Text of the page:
Stephen Wallick June 26, 2019 No Comments

There’s no shortage of frauds and scams out there, especially those designed to steal your payment information or passwords. Taxes are a prime target, with criminals well aware that the IRS collects information that could be used to steal your identity. With just a Social Security number and your contact information, a criminal could apply for a credit card on your behalf.

Realizing the dangers these threats pose, the IRS has taken measures to protect taxpayers, but there are still things you, the consumer, need to do to keep yourself safe from scammers. Here are a few tips to help you get started.

Know How to the IRS Communicates

The IRS makes clear that it will not call, text, email, or use social media to communicate with taxpayers. If you get any correspondence from the IRS, it will come in the mail, on IRS letterhead. And even then, you should contact the IRS at 800-829-1040 between 7 a.m. and 7 p.m. if you have questions about the mailing you’ve received. There are rare instances where the IRS may call or show up at your home, but at that point you’ll have received multiple notices in the mail about the issue.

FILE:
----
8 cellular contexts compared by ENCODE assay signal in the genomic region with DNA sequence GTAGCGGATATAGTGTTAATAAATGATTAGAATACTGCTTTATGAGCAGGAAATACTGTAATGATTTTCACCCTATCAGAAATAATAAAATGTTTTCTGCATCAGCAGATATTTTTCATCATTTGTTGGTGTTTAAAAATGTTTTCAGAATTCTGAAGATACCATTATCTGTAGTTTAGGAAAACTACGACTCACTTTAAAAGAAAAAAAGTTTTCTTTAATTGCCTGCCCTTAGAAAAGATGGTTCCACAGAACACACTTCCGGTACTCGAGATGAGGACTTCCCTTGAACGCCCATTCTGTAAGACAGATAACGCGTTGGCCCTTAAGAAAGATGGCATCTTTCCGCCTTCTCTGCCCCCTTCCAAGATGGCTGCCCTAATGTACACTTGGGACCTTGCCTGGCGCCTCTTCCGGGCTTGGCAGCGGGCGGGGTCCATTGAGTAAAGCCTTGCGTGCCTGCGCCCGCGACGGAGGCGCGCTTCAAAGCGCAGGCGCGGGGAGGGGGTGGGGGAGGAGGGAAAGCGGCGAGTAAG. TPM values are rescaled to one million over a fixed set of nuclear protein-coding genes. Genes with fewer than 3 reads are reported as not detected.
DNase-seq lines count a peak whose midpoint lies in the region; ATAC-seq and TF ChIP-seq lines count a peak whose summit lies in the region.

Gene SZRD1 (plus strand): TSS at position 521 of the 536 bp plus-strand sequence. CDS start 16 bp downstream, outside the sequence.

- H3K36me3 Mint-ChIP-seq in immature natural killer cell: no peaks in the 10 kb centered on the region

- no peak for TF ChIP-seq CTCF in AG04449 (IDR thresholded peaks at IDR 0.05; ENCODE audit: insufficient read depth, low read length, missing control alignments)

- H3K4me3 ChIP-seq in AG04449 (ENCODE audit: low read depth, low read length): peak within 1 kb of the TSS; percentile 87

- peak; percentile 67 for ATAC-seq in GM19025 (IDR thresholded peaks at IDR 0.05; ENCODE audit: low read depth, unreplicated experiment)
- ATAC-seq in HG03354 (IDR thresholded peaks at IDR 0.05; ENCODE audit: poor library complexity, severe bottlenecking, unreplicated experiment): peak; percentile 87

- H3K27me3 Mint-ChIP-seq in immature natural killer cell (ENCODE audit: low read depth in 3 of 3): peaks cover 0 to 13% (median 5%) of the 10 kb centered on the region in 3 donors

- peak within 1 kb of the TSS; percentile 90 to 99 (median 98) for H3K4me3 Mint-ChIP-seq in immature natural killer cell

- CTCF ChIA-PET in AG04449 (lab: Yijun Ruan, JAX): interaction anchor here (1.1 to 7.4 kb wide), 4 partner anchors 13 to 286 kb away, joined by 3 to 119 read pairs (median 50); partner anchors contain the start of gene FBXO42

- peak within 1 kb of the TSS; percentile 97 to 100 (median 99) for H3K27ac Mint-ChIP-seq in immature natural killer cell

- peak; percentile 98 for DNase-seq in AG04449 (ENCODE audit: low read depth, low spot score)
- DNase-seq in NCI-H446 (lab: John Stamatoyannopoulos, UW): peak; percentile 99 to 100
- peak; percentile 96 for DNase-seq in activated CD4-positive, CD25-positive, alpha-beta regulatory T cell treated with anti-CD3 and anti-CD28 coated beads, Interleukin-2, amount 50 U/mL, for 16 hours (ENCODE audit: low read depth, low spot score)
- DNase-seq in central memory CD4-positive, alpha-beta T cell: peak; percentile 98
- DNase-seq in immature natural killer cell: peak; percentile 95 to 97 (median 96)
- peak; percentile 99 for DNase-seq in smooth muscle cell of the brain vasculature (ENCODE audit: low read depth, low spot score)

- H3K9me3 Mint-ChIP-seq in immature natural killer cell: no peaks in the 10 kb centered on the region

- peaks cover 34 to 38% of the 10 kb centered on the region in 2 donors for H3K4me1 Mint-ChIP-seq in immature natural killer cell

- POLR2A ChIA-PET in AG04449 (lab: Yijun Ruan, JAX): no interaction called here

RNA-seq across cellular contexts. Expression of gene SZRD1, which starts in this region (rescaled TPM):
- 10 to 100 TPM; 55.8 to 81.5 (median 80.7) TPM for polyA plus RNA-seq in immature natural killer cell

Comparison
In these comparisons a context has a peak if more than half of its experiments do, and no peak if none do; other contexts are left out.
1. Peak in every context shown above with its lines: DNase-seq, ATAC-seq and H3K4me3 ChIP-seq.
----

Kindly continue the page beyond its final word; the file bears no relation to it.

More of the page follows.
Be Careful How You File

With e-filing having overtaken paper-based filing, more taxpayers than ever are using online sites to submit their taxes. You probably have heard some of the most popular online tax preparation services, but scammers can easily set up a website, copying the design of the original site, and trick taxpayers into providing their information. If you do use an online service, make sure you go directly to the site itself rather than clicking on a link in an email.

Avoid Tax Resolution Fees

If you’re in hot water with the IRS, it can be tempting to consider those services that promise to resolve all your problems. Unfortunately, these services also often charge exorbitant fees. Many of the services they offer are things you can do yourself, such as setting up installments or making an Offer in Compromise. The IRS provides information on all of this on its website, but you can also ask your own tax preparer to explain your options and help you navigate the process.

Tax collectors don’t limit their scams to tax season, so be sure to be on alert year-round. If you do suspect someone has tried to scam you, report it to the IRS as soon as possible so they can keep an eye on your account and take measures to protect others.

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